“Traditionally, patients need to attend regular in-person check-ups every three to six months, where physicians place a monitor on the patient’s chest to examine the heart rhythm and to download data from the implantable device [such as pacemakers and defibrillators],” says Dr Khalid Al Muti, a cardiovascular doctor in Cleveland Clinic Abu Dhabi’s Heart & Vascular Institute. “However patients might experience irregular heart activity between these appointments, which if undetected, can place them in a greater risk of a harmful event, like cardiac or stroke.”
Home monitoring, however, gives doctors a much more detailed and complete picture, and improves survival rates. It takes readings from the patient’s implantable device and sends these to the clinic.
Research also shows that home-monitoring devices improve patient engagement, especially appointment attendance, says Al Muti.
Remote monitoring for patients with implantable pacemakers and defibrillators has also evolved, and can detect early accumulation of fluid in the lungs of patients with heart failure.
Reports are sent to the physician on a monthly basis, allowing them to adjust the patient’s medication, when necessary, to avoid heart failure.
“A proactive approach to heart health helps significantly reduce a person’s risk for heart conditions like heart attacks and irregular heart rhythms, which can be life-threatening,” says Al Muti.
As scientists strive for accuracy, technology has taken some responsibility away from patients. Instead of relying on patients to press a button and send a transmission to their doctor, heart monitors take automatic readings and transmit this data.
“This means the implantable device and the small home-transmission console send reports automatically, eliminating issues related to forgetfulness on the part of the patient and assures timely assessment of both urgent and routine findings,” he says.
This sort of technology is incredibly important in places where cardiovascular disease is a problem, such as in the UAE, where it is responsible for about a quarter of all deaths, according to a report published in Global Health Action in 2013.
Heart health is a relatively well understood area of medicine as far as the causes, symptoms and treatments are concerned. For other issues such as neurological disorders, there are more unknowns, and development of technology has been critical.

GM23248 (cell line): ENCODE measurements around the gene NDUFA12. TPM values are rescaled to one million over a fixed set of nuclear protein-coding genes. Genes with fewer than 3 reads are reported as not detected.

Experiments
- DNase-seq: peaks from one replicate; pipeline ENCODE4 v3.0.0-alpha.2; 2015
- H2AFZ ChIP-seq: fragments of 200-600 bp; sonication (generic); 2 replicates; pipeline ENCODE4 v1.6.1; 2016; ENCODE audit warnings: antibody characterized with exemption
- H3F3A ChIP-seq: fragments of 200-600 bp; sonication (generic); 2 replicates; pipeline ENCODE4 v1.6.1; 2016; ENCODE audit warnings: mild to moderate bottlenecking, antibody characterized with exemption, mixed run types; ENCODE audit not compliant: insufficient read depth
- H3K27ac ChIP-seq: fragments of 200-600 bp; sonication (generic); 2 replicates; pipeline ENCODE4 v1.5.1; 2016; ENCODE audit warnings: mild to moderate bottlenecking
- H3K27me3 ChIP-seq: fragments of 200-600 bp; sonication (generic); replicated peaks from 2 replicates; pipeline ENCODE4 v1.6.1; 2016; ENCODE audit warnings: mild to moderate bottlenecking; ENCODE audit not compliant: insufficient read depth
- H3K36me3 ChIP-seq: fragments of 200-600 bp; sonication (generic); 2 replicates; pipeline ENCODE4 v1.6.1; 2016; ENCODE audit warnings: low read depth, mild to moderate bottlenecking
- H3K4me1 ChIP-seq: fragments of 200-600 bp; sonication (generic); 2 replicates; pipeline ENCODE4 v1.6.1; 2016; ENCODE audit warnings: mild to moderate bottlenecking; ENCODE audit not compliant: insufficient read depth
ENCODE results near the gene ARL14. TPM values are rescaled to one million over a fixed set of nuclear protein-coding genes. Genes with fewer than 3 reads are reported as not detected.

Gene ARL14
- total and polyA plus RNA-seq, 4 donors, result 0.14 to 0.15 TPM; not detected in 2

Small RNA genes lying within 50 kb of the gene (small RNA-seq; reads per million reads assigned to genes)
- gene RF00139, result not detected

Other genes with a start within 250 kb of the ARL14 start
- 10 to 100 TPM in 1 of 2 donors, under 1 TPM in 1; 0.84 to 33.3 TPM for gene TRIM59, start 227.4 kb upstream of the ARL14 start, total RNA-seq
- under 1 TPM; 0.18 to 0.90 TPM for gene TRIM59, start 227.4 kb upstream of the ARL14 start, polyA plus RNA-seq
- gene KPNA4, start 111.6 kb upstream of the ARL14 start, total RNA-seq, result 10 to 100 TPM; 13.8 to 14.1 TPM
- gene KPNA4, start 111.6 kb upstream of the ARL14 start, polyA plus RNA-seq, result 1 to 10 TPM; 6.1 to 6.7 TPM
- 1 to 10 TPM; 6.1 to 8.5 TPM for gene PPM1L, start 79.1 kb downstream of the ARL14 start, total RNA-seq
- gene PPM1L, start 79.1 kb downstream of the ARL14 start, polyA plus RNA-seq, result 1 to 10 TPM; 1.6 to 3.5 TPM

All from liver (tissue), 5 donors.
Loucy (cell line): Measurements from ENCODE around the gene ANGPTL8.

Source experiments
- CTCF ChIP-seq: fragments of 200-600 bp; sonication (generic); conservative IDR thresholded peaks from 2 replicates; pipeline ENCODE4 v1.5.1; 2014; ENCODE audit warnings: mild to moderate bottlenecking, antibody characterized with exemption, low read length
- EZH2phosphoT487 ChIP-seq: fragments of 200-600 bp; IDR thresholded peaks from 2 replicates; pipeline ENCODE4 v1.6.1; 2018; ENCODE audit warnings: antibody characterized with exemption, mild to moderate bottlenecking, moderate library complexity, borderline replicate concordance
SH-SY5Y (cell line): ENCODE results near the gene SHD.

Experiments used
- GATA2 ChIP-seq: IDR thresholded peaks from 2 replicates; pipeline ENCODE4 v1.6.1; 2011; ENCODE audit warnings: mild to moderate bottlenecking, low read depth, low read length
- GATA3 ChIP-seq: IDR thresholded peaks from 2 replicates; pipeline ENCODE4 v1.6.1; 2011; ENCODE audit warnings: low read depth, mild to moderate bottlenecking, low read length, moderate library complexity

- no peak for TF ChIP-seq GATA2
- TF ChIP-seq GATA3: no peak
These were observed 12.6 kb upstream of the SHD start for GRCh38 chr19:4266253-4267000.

Cleveland Clinic Abu Dhabi’s 24-hour epilepsy monitoring unit is equipped to record every bit of information about a patient’s condition.
“It’s estimated that one in 100 people globally have epilepsy, making it one of the most common neurological disorders,” says Dr Deepak Lachwani, chief of neurology. “It not only impacts the patient’s overall quality of life, but their family’s as well. Accurate diagnosis of the disorder is a critical first step to put a proper treatment plan in place, so patients and their family members can be assured of the most optimum quality of life.”
The monitoring unit is run by staff in Abu Dhabi and Cleveland, Ohio, United States. It uses electroencephalography (EEG), which measures electrical activity in the brain, and high-resolution video cameras to record the body’s movements during a seizure.
Epileptologists – epilepsy specialists – examine all the readings during a patient’s visit. The aim is to establish exactly which part of the brain becomes involved first in seizure generation.
“This helps to identify patients in whom a safe brain surgery to remove the seizure-generator area may be helpful in treating a seizure disorder [that is] not responding to medications,” says Lachwani.
The monitoring also helps correct incorrect diagnosis. Lachwani says up to a third of patients who stay in the unit have episodes “mistaken for epileptic seizures”.
“Ultimately, the whole approach helps our team accurately diagnose the patient, to confirm if in fact they are having seizures, what type of seizures they are having, where in the brain they arise and what may be the best treatment plan.”
This, as with much of today’s modern medicine, would be impossible without technology.